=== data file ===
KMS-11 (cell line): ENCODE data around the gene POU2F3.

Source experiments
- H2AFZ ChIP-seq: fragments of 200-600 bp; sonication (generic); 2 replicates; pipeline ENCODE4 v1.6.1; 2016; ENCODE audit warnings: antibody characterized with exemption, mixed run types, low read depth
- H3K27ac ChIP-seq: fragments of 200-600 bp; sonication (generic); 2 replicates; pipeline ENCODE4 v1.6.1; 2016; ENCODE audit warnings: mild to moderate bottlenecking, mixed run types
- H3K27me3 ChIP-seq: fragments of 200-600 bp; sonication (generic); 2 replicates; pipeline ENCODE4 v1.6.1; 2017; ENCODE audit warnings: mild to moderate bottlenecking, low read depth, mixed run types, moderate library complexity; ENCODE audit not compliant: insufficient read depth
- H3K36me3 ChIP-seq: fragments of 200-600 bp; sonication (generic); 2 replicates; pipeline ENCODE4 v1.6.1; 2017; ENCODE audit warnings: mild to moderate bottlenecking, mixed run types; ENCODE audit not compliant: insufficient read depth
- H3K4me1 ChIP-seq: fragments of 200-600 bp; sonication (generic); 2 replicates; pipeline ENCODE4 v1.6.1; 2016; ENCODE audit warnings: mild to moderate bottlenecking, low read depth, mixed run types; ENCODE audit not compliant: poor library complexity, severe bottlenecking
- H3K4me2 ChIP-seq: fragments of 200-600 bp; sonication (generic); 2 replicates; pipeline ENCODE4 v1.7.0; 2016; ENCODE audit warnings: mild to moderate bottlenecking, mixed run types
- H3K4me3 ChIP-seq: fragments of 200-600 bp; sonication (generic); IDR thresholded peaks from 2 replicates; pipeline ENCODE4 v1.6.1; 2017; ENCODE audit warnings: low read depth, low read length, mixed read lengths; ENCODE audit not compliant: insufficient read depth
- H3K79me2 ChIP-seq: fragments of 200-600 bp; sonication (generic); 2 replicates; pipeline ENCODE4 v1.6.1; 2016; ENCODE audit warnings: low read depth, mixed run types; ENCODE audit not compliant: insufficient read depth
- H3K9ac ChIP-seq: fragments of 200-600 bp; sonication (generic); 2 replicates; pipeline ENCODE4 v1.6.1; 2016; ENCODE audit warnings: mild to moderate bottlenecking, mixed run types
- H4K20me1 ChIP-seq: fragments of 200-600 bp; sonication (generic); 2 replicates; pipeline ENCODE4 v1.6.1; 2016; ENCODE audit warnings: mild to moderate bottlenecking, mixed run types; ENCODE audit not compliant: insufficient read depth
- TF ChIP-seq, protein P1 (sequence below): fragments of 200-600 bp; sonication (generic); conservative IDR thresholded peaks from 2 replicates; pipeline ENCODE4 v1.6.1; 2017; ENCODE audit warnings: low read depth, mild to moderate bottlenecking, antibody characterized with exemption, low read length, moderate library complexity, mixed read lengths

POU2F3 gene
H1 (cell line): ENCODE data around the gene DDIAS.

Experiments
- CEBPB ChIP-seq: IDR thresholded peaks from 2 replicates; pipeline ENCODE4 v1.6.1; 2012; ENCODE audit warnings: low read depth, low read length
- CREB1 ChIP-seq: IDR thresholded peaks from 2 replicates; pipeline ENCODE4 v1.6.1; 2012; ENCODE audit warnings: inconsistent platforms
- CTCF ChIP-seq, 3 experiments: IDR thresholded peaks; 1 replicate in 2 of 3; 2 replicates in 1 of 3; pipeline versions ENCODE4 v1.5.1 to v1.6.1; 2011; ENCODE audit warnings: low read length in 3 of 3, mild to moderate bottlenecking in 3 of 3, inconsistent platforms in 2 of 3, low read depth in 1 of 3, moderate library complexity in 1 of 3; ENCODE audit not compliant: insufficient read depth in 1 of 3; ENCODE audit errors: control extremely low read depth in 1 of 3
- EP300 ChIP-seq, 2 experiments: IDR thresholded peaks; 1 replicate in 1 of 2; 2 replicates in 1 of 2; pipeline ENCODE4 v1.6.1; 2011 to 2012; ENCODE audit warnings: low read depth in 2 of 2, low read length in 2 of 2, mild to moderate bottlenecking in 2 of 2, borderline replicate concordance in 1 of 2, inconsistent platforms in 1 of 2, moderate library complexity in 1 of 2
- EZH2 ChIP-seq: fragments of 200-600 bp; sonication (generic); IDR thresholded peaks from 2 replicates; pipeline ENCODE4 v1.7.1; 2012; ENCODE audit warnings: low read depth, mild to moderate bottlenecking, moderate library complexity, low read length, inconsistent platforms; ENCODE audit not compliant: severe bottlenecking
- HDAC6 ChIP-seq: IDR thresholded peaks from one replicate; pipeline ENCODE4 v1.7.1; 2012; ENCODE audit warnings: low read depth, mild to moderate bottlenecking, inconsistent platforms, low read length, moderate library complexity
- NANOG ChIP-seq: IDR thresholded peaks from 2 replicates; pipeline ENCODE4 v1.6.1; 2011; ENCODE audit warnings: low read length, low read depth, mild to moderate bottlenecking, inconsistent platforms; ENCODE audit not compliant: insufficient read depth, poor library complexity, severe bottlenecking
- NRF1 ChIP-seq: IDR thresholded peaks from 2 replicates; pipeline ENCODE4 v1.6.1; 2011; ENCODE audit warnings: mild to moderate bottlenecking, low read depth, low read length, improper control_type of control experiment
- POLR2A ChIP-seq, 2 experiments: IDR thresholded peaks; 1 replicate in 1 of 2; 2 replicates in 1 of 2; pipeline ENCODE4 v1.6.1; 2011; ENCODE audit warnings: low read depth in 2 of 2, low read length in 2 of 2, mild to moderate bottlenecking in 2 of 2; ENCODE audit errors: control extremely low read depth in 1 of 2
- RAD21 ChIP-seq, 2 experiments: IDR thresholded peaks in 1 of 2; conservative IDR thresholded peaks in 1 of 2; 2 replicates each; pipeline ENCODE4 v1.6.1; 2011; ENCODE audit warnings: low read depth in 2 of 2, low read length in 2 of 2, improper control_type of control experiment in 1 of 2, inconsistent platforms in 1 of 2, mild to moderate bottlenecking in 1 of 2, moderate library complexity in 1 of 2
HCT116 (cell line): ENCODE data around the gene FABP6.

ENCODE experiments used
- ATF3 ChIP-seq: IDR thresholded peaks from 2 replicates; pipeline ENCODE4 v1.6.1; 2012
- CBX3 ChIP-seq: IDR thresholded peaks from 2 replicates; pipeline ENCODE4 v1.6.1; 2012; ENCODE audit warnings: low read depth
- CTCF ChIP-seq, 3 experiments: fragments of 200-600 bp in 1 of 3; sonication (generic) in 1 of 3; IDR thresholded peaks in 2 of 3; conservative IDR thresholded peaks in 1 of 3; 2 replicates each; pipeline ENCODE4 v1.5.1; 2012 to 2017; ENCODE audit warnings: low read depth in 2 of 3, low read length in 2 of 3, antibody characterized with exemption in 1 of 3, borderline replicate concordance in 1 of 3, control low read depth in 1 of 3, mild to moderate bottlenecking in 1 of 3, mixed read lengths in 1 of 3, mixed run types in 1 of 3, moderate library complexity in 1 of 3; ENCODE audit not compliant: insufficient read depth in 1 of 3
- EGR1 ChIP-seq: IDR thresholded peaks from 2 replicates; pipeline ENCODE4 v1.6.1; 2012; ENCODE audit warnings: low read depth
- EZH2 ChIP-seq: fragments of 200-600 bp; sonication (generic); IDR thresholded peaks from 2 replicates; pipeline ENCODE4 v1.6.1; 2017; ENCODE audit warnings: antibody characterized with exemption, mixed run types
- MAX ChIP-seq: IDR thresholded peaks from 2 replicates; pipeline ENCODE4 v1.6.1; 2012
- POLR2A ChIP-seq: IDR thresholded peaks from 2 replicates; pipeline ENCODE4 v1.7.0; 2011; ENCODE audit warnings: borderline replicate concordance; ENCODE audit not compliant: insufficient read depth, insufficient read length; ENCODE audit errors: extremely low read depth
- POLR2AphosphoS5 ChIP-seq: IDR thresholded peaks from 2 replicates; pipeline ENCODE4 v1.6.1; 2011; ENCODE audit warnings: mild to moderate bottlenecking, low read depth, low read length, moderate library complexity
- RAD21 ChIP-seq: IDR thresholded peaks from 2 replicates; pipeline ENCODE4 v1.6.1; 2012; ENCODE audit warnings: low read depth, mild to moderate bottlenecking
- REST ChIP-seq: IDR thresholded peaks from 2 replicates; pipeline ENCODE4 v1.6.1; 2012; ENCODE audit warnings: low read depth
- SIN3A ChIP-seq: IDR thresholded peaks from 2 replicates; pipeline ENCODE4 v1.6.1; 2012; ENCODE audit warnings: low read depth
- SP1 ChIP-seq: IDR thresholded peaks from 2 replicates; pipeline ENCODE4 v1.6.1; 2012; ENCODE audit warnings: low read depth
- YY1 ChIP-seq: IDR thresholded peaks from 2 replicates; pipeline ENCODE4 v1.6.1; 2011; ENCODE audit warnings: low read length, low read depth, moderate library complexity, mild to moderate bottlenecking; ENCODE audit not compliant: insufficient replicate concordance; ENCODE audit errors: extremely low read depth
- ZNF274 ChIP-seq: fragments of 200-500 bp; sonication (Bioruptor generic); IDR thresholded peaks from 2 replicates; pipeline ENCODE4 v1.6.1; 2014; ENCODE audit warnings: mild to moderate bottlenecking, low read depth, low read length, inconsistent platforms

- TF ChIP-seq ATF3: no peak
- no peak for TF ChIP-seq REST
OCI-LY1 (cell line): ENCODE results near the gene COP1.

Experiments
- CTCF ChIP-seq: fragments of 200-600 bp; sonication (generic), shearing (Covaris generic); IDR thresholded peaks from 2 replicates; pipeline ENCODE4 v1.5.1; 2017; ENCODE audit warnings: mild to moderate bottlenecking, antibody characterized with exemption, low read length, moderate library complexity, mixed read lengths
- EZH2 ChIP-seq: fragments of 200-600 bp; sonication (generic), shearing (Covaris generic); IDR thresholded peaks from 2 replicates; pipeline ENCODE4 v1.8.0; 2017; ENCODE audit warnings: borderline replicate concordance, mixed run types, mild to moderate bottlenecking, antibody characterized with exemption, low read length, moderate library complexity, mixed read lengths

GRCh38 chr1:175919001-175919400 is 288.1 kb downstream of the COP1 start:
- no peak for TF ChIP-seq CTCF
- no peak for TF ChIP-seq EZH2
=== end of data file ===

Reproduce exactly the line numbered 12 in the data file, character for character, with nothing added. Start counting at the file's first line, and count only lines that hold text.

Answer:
- H4K20me1 ChIP-seq: fragments of 200-600 bp; sonication (generic); 2 replicates; pipeline ENCODE4 v1.6.1; 2016; ENCODE audit warnings: mild to moderate bottlenecking, mixed run types; ENCODE audit not compliant: insufficient read depth